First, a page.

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Our Hero explains why Canada abounds in 'overstepping women'


Our Hero turns up in "Talking History," a biweekly series happening over at the 49th Shelf.The series focuses on a wide range of topics in Canadian history, exploring the notion of history as a compelling form of storytelling of interest to large audiences.
Ken McGoogan
One of the most evocative moments of a recent circumnavigation of Ireland with Adventure Canada came as we arrived at Inishbofin, a small island off Connemara. As we rode from our ship into the harbour, eight or nine to a zodiac, we passed Dun Grainne, the remains of a fortress used in the 1500s by legendary pirate queen “Grainne” or Grace O’Malley.
Born into a powerful west-coast family, O’Malley rejected the traditional roles available to females and became a skilled sailor and a ferocious fighter. She gained control of a merchant fleet, conducted trade into the Mediterranean and North Africa, and, in an effort to rid western Ireland of a ruthless autocrat, visited Queen Elizabeth in London. Her enemies declared her “the most notorious sea captain in Ireland,” and complained that she “overstepped the part of womanhood.”
If contemporary Canada can boast few notorious female captains, the country abounds in “overstepping” women. In 50 Canadians Who Changed the World, I hailed a multitude of them: Margaret Atwood, Naomi Klein, Alice Munro, Irshad Manji, Louise Arbour, Maude Barlow, Joy Kogawa, Deepa Mehta, Michaelle Jean, Joni Mitchell, Samantha Nutt...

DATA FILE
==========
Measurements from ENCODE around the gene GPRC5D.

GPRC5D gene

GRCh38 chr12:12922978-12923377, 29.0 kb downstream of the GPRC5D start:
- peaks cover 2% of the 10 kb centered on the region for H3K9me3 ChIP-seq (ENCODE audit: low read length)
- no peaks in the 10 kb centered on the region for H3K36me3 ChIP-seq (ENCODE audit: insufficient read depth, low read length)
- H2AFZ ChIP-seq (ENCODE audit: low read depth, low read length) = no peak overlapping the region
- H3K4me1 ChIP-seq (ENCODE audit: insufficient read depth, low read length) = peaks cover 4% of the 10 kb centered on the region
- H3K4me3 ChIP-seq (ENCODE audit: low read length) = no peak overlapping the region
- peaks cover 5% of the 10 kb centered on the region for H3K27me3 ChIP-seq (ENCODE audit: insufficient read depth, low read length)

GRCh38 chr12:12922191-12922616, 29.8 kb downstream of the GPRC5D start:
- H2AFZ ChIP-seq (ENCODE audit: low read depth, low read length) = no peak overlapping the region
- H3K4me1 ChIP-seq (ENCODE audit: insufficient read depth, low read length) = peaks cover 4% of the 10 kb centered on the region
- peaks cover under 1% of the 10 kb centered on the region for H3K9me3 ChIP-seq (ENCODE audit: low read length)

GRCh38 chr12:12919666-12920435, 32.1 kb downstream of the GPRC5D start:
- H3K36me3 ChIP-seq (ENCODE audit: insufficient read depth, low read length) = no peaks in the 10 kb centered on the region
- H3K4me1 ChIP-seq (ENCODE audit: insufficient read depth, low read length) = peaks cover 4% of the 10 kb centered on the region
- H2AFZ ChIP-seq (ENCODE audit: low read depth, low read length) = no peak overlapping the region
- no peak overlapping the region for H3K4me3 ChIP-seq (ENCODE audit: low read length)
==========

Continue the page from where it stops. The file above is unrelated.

But what struck me while circumnavigating Ireland was that all of these Canadian women, regardless of ethnic origin, can be seen as emerging from the same Celtic or Norse-Gaelic cultural tradition as Grace O’Malley. That tradition of audacious women also includes the Scottish Flora MacDonald, who in 1746, after the Battle of Culloden, risked her life to save Bonnie Prince Charlie. And it spins forward through time into Canada. Viewed culturally, O’Malley and MacDonald belong to Canadian history. They are Canada’s ancestors . . . .[TO READ THE REST, GO TO 49TH SHELF]
Ken McGoogan
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Before turning mainly to books about arctic exploration and Canadian history, Ken McGoogan worked for two decades as a journalist at major dailies in Toronto, Calgary, and Montreal. He teaches creative nonfiction writing through the University of Toronto and in the MFA program at King’s College in Halifax. Ken served as chair of the Public Lending Right Commission, has written recently for Canada’s History, Canadian Geographic, and Maclean’s, and sails with Adventure Canada as a resource historian. Based in Toronto, he has given talks and presentations across Canada, from Dawson City to Dartmouth, and in places as different as Edinburgh, Melbourne, and Hobart.

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